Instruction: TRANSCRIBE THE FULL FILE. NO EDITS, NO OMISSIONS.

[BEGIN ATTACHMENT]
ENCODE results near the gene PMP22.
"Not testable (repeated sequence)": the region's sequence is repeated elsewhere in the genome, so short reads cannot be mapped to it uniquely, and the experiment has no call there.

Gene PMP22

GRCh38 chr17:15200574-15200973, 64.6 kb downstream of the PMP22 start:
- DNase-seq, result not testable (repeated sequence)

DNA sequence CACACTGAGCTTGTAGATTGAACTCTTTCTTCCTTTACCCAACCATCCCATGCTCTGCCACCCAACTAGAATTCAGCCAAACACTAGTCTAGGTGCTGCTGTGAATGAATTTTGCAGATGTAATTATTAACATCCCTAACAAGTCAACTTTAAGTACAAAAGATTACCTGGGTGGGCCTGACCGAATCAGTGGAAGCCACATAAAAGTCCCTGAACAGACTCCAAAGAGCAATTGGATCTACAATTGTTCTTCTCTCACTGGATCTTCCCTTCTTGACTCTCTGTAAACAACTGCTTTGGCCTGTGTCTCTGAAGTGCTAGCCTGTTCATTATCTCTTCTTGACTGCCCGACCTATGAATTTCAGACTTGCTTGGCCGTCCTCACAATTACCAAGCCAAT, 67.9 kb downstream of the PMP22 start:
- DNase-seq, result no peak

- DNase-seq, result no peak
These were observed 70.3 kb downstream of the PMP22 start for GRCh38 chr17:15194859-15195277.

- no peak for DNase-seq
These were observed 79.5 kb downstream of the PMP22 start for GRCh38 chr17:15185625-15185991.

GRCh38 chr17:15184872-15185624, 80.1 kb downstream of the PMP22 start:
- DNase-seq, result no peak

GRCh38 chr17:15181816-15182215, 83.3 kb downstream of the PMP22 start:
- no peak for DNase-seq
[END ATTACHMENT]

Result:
ENCODE results near the gene PMP22.
"Not testable (repeated sequence)": the region's sequence is repeated elsewhere in the genome, so short reads cannot be mapped to it uniquely, and the experiment has no call there.

Gene PMP22

GRCh38 chr17:15200574-15200973, 64.6 kb downstream of the PMP22 start:
- DNase-seq, result not testable (repeated sequence)

DNA sequence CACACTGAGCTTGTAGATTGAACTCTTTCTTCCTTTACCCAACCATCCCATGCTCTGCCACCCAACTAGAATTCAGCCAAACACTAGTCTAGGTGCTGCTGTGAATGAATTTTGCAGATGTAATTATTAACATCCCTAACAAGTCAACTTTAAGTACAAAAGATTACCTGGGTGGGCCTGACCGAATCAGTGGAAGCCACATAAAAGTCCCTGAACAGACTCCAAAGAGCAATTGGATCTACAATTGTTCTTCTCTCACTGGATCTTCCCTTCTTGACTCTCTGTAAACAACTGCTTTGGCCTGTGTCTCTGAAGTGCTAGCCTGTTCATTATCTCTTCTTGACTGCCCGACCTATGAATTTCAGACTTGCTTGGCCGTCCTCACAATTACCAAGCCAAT, 67.9 kb downstream of the PMP22 start:
- DNase-seq, result no peak

- DNase-seq, result no peak
These were observed 70.3 kb downstream of the PMP22 start for GRCh38 chr17:15194859-15195277.

- no peak for DNase-seq
These were observed 79.5 kb downstream of the PMP22 start for GRCh38 chr17:15185625-15185991.

GRCh38 chr17:15184872-15185624, 80.1 kb downstream of the PMP22 start:
- DNase-seq, result no peak

GRCh38 chr17:15181816-15182215, 83.3 kb downstream of the PMP22 start:
- no peak for DNase-seq